In a recent opinion article for the Globe and Mail, Jeffrey Simpson comments on Justin Trudeau’s liberal leadership candidacy. Simpson notes that while Justin Trudeau is undoubtedly charismatic and has an all-star last name to capture the attention of the public, he will need ideas, as well as charm, in order to succeed in a race against the Conservatives.
Simpson predicts an easy win for Trudeau on the Liberal nomination due to “his star power but also to the dilapidated state of the party he seeks to lead.” But he warns that an easy victory will not help Trudeau build the resiliency that is needed to confront the Conservative party.
Simpson remarks that Trudeau has shown “instinctive talents to capture attention,” noting that Trudeau had always been the Liberal party’s best fundraiser and was loved by the crowd “even when seated in the last row of his party’s back benches.” However, Simpson notes that while Trudeau has style, he seems to lack in substance. While Trudeau has given many speeches across Canada, “it’s difficult to remember anything he said.” This all speaks to Simpson’s point that thus far, Trudeau’s stance on specific international and domestic issues remains a mystery to the public.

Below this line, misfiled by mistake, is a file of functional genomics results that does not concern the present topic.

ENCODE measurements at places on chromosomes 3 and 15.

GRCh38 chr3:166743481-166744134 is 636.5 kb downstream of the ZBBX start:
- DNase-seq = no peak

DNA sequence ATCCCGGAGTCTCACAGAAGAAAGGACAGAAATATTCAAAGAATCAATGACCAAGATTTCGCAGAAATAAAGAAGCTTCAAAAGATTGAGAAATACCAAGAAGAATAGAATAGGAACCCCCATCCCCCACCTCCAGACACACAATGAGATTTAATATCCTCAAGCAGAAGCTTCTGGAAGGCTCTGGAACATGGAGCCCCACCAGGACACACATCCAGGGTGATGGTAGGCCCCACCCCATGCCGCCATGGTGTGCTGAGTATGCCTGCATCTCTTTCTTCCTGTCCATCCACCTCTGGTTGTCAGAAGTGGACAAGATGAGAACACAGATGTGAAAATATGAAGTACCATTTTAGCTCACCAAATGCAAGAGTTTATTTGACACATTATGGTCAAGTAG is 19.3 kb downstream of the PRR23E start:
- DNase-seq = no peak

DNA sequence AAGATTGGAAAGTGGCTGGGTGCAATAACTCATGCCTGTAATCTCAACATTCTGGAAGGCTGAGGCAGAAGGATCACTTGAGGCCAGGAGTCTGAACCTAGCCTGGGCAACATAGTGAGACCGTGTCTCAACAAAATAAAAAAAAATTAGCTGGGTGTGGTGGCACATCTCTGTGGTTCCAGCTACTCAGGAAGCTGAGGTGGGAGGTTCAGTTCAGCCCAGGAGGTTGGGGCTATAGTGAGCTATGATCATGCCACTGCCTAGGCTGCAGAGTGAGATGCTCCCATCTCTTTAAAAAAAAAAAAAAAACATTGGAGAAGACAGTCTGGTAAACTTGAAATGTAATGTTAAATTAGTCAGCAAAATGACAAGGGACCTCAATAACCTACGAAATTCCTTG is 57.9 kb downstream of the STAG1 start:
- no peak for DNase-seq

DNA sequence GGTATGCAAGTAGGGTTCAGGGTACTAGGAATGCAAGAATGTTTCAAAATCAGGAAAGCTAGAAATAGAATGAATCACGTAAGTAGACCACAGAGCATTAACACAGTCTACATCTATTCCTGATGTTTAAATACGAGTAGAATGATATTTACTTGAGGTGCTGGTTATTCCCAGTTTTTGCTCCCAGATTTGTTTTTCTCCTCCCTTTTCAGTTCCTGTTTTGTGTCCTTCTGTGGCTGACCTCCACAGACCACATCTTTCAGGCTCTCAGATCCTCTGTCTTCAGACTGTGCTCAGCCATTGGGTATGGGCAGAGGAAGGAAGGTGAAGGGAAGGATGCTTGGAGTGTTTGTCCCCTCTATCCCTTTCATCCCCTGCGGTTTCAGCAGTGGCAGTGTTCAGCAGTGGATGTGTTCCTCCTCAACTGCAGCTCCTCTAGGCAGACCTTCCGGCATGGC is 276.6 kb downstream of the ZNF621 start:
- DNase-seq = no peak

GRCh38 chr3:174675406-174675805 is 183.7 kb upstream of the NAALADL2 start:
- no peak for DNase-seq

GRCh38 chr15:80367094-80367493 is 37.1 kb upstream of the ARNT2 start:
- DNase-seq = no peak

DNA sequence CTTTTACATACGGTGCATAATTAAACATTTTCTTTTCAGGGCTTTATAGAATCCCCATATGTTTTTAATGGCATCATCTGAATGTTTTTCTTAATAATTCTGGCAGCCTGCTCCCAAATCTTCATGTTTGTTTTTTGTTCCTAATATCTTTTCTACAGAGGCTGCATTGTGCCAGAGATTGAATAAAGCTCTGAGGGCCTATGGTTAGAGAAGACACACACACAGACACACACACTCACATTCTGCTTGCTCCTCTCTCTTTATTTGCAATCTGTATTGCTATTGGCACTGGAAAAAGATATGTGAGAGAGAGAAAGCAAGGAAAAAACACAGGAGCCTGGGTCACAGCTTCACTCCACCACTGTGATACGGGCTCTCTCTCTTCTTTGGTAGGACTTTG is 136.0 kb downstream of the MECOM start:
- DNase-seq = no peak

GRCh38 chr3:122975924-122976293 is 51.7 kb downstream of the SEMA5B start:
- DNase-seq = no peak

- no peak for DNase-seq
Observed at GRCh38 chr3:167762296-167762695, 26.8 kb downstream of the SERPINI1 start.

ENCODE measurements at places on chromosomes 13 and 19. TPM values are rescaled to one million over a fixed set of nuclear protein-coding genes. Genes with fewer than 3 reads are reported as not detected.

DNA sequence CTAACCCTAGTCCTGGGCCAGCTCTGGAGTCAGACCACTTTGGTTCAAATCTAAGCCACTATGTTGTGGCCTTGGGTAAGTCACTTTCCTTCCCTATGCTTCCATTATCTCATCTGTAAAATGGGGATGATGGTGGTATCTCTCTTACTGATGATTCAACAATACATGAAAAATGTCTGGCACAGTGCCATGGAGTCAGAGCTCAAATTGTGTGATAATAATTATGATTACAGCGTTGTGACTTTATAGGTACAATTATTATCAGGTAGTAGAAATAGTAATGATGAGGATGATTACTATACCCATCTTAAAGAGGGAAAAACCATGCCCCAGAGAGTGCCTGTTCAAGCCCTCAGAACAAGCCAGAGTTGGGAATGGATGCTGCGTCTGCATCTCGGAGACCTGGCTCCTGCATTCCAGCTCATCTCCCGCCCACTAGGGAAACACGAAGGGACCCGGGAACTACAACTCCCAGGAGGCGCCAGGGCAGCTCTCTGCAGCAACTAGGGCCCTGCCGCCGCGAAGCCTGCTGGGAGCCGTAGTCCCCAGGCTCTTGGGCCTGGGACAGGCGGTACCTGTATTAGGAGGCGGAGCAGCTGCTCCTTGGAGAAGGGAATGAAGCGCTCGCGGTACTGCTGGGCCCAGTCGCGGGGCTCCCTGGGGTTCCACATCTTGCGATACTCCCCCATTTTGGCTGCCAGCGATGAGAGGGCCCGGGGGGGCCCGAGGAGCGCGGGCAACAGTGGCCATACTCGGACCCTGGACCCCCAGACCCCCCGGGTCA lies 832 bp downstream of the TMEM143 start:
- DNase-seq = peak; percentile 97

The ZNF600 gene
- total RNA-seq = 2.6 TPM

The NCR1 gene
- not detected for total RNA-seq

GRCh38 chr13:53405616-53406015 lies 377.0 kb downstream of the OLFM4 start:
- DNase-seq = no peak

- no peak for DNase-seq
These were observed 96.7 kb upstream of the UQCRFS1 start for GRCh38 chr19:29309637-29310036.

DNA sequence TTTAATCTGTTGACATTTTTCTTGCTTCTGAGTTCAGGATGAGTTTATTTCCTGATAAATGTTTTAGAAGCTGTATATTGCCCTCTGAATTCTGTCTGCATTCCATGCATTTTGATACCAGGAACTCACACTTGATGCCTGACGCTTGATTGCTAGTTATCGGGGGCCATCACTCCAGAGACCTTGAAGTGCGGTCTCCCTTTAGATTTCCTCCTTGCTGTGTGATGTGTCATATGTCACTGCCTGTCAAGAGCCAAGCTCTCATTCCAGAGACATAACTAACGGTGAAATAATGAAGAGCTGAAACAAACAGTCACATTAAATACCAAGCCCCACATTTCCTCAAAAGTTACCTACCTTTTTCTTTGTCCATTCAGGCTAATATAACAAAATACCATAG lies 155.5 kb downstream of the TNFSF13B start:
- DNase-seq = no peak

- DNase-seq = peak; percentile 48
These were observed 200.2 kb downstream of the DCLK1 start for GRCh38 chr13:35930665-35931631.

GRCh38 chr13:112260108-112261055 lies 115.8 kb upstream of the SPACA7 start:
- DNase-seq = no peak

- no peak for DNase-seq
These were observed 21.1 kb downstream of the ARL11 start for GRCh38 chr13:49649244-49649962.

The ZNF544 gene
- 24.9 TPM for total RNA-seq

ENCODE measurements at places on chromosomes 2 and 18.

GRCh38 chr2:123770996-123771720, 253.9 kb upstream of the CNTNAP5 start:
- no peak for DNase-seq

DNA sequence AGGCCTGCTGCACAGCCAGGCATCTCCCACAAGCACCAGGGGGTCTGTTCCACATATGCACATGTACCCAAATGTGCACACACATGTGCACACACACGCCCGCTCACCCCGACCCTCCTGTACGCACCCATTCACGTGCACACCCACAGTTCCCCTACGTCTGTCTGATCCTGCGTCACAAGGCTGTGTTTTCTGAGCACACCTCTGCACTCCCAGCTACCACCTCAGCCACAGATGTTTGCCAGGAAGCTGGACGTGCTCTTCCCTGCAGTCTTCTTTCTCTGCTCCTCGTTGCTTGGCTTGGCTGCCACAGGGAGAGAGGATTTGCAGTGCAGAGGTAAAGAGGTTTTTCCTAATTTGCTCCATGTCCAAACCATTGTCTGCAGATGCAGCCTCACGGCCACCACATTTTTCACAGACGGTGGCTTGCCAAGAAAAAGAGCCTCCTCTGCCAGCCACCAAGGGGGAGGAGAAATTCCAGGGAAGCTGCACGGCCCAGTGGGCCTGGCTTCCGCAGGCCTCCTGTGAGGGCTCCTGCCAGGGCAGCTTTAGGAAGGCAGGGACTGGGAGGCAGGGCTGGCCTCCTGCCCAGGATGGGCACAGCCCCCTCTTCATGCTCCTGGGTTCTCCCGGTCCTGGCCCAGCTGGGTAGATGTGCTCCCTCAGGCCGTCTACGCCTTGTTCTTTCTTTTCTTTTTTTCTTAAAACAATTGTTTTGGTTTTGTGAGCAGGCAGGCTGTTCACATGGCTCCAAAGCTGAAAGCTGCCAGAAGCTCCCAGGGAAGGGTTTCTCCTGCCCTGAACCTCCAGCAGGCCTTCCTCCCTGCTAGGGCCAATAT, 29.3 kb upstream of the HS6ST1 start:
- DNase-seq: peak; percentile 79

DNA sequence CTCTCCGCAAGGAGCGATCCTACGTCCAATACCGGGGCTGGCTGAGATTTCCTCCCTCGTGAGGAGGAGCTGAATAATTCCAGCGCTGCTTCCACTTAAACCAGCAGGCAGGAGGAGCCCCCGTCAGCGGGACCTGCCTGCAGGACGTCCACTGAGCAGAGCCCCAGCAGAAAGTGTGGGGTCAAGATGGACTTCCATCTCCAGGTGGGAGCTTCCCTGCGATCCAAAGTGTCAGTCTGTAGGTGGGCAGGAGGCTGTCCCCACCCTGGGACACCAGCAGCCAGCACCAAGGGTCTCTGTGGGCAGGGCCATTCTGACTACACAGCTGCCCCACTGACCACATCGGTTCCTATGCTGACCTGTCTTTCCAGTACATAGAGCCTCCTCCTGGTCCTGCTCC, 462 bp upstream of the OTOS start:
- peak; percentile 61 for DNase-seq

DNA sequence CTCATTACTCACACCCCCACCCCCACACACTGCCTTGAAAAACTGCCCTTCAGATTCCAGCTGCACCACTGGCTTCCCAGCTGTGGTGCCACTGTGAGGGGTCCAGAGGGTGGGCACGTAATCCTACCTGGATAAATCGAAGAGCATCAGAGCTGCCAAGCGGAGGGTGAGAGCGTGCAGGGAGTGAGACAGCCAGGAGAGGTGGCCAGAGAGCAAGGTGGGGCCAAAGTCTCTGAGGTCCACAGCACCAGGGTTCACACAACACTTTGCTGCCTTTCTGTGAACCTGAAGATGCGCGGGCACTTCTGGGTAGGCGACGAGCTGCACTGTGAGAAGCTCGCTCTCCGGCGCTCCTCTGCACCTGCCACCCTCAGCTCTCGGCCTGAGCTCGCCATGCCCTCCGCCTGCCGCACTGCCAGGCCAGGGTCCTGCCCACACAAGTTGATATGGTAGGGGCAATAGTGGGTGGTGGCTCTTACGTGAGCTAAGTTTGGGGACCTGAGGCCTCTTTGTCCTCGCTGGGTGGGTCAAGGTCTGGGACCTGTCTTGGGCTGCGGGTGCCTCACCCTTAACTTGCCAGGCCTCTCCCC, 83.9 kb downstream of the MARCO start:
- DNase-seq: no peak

Simpson suggests that while it is “grossly unfair to hang his father’s accomplishments and failures on [Trudeau’s] shoulders,” for a lack of further information one may expect that Trudeau will stand “in the broad tradition of his father” and favour a strong central government, a commitment to bilingualism, an activist government and an engaged foreign policy. But Simpson notes that at this stage, discussions about Trudeau’s policy stance are mere presumptions since the leader-hopeful has not yet been asked about a myriad of domestic and foreign issues.
Click here for a transcript of Justin Trudeau’s candidacy speech. Thomas Walkdom from the Toronto Star suggests that we might find Trudeau’s voice on his twitter account. In a different opinion article for the Globe, Bruce Anderson argues that Trudeau’s candidacy speech proves that his popularity is “undeserved.”